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Gorman: Now they're clapping for him

Kevin Gorman
| Friday, Oct. 12, 2012, 10:26 p.m.
Seneca Valley's Jonathan Dorogy gets loose against North Hills on Friday at Martorelli Stadium.
Chaz Palla | Tribune Review
Seneca Valley's Jonathan Dorogy gets loose against North Hills on Friday at Martorelli Stadium. Chaz Palla | Tribune Review
Seneca Valley's Jon Dorogy gets loose on North Hills at Margarelli Stadium Oct. 12, 2012.
Chaz Palla | Tribune Review
Seneca Valley's Jon Dorogy gets loose on North Hills at Margarelli Stadium Oct. 12, 2012. Chaz Palla | Tribune Review

Jonathan Dorogy doesn't like to discuss the clapping, despite his appearance on “The Tonight Show” with Jay Leno, mostly because the Seneca Valley senior doesn't view it as his true talent.

“Kind of like those artists that say they never want to play that song again at their concert because it's the only song that made it on the radio and everyone wants to hear it and they're tired of playing it,” Raiders coach Don Holl said, “he's very reluctant to demonstrate the ability he has to clap so fast.”

Dorogy started speed clapping when he was 9 years old. As a freshman, he could do 14 claps a second. When a friend recorded a video for the school announcements, it became a YouTube hit that drew invites to appear on Leno, Ellen and Nickelodeon.

“I like it, but lately everyone is always like, ‘Clap for me,'” Dorogy said. “I always tell them my triceps are sore. Or I tell them I retired.”

So he has focused on football and flipped the script. Instead of clapping for everyone at Seneca Valley, Dorogy has everyone at Seneca Valley clapping for him.

Raiders fans have plenty of reasons to cheer Dorogy, who represents everything we love about Western Pennsylvania prep sports.

It's not because Dorogy is one of the smallest players on the field but rather because he's the most exciting.

“He's a big sleeper,” Seneca Valley quarterback Jordan Brown said. “People underestimate him because of his size, but he's really fast, and he's got a lot of heart.”

Dorogy is a 5-foot-8 — and that might be stretching it — 170-pound stick of dynamite who can explode on any play. He's not only the Raiders' fastest player but also one of their strongest, a member of the 300-500 Club for bench press and squat.

“I've heard it my whole life, even from my friends: You're too small,” Dorogy said. “That kind of fuels me. I like that role, the underdog.”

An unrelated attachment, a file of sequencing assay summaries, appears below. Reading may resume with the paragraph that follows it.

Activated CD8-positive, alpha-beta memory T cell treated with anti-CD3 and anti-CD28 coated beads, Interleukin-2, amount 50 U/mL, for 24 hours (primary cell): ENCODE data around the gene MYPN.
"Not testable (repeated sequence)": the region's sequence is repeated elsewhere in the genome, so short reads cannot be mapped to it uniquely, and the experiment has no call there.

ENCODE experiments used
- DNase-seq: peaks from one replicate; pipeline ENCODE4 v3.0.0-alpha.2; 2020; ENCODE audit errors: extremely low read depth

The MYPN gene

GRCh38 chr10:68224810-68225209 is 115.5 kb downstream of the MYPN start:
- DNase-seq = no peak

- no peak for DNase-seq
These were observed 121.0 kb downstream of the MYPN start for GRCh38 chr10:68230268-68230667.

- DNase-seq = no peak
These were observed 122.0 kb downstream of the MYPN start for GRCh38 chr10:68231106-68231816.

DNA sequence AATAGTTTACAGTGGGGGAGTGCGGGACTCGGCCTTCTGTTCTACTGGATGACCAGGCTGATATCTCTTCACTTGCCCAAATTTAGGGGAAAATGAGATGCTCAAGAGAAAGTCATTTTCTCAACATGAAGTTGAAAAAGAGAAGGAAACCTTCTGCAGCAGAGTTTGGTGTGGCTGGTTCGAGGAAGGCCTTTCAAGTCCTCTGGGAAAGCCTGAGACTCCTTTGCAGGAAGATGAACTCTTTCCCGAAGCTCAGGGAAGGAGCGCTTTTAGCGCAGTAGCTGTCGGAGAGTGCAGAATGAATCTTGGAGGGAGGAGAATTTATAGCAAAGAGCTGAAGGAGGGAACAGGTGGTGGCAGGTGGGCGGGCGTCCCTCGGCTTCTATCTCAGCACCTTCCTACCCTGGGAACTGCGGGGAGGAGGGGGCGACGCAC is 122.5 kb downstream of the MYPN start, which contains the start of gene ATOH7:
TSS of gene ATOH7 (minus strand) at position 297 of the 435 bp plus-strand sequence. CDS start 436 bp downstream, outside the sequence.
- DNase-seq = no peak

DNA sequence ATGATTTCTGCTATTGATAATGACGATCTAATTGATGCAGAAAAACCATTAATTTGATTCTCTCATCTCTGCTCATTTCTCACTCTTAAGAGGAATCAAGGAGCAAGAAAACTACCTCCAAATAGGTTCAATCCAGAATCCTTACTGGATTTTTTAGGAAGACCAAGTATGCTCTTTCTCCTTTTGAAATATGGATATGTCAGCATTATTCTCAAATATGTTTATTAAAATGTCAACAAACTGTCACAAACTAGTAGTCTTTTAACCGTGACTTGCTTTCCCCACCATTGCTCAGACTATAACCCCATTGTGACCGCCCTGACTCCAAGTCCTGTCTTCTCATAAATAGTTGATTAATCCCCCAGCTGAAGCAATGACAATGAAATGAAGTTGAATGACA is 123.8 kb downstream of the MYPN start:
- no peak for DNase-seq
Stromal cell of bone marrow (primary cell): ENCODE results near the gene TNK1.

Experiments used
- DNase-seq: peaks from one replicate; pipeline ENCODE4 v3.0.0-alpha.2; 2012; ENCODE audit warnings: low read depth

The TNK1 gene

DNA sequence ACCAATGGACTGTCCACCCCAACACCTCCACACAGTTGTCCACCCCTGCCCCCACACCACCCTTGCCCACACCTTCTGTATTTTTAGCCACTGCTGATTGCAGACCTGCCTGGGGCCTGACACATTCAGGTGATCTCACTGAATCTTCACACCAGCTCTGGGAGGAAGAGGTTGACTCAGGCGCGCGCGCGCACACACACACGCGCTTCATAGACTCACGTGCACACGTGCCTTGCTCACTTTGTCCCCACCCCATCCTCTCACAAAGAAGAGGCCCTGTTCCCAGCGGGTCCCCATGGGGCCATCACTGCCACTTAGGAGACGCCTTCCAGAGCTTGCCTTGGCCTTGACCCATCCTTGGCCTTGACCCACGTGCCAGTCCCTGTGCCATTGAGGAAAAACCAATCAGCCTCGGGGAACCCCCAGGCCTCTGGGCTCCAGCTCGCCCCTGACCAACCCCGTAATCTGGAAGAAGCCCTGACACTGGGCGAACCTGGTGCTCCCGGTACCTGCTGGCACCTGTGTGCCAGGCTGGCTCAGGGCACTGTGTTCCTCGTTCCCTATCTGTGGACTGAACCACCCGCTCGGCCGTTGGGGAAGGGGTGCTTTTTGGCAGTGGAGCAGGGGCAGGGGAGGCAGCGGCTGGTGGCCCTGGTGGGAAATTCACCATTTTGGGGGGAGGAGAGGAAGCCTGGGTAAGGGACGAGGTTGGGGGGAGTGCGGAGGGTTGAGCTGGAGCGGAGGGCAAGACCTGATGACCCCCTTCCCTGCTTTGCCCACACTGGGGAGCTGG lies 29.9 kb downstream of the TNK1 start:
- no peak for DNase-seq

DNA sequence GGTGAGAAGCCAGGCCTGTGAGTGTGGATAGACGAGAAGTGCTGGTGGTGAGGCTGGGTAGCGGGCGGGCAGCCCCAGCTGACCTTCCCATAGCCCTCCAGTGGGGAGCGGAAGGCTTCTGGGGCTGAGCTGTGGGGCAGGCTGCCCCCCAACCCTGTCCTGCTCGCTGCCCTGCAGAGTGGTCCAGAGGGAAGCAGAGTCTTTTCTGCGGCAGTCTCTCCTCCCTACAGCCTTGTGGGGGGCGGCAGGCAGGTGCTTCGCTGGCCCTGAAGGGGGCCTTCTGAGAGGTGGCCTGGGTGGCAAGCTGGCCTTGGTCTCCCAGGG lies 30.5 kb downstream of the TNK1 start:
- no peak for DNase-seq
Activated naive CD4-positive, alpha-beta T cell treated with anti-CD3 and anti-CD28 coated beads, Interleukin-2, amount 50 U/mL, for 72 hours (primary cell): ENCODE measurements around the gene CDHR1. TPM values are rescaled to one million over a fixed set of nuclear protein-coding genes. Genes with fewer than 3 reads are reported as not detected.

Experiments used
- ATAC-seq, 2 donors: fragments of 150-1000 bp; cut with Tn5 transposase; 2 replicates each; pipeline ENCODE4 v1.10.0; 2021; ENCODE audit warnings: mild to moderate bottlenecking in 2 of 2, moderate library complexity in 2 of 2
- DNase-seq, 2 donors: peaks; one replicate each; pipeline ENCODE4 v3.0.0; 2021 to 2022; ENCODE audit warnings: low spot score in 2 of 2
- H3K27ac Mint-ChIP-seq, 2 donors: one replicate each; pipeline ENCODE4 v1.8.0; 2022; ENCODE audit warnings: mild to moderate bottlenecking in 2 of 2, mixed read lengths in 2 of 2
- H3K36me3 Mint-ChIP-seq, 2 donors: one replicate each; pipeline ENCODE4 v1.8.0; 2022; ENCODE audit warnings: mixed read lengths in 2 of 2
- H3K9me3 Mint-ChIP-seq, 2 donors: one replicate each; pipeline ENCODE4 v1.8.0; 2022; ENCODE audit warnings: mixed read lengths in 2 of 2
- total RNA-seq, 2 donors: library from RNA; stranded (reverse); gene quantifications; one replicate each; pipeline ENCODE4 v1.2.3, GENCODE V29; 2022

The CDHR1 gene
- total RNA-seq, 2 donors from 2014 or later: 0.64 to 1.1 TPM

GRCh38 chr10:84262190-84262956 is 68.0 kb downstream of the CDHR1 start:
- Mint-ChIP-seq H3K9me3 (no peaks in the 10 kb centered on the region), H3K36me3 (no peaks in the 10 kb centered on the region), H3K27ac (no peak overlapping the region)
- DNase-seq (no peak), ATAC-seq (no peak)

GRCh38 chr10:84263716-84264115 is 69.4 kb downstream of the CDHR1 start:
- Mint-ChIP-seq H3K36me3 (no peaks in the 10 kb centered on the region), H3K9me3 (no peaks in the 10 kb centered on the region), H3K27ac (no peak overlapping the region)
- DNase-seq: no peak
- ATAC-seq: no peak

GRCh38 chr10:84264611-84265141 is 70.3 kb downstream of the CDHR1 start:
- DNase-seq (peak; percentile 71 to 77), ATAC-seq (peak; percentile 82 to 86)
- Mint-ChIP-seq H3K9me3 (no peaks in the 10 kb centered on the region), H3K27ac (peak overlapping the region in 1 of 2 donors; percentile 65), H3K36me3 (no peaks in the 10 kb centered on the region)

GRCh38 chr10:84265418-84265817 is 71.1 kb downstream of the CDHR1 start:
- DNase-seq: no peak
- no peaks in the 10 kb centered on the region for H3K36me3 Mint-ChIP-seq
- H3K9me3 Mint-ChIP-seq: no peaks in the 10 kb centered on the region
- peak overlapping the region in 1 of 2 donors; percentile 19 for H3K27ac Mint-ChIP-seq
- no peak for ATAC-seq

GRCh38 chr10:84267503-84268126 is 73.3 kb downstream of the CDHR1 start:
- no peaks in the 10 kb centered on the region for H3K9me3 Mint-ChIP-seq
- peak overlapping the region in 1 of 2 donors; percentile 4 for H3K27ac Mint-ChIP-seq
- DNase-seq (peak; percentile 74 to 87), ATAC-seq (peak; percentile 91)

What clapping taught Dorogy is that he can accomplish anything. He isn't so much an overachiever as a high achiever who has a 4.12 grade-point average, starts in center field on Seneca Valley's two-time defending WPIAL Class AAA baseball champions and is a state-medalist sprinter in indoor track.

Overshadowed by Brown and Forrest Barnes on the football field, Dorogy does a little bit of everything: taking handoffs on sweeps and reverses, catching passes, covering receivers, making touchdown-saving tackles or serving as a special-teams demon whether covering kicks or returning them.

“In a lot of situations, he would be a go-to guy that would be The Guy on many teams,” Holl said of Dorogy, who had 19 catches for 341 yards and four touchdowns and 23 carries for 206 yards and two scores in the first six games.

“He's a threat to go at any time. He's a very fast, strong, powerful kid, just a playmaker. He's another one on that list that, if we're smart, we try to find ways to get him the ball as much as we can.”

Seneca Valley did just that Friday night at North Hills. On the second possession, Dorogy ran 5 yards for a first down, then caught a 45-yard pass on third-and-15 to move the Raiders across midfield and set up a field goal. He even completed a two-point conversion pass for a 26-19 halftime lead.

Dorogy added a 25-yard catch in the third quarter but lost a fumble that was returned 78 yards for a touchdown. He finished with 31 rushing yards on eight carries and four receptions for 79 yards in the 40-26 victory.

It's no wonder Dorogy's penchant for big plays has made him a favorite of Seneca Valley's student section this season.

“It gets the crowd fired up a little bit,” he said. “Whenever you have a good play, they chant your name.”

Dorogy delivers daggers off the field, too. He brings levity to the locker room with spot-on impersonations of teammates and tempers tension in the huddle by cracking jokes or talking in a high-pitched voice, traits that cannot be underestimated on a contender.

“Everybody loves him,” Brown said. “He's a character. He's a jokester, and he's funny. He's one of those energetic guys who gets the ball and scores and screams, then starts clapping.”

What else would you expect?

Whether getting As or making plays, Dorogy is giving people reason to cheer. Instead of asking him to clap, we should give him a hand.

Kevin Gorman is a staff writer for Trib Total Media. He can be reached at or 412-320-7812.

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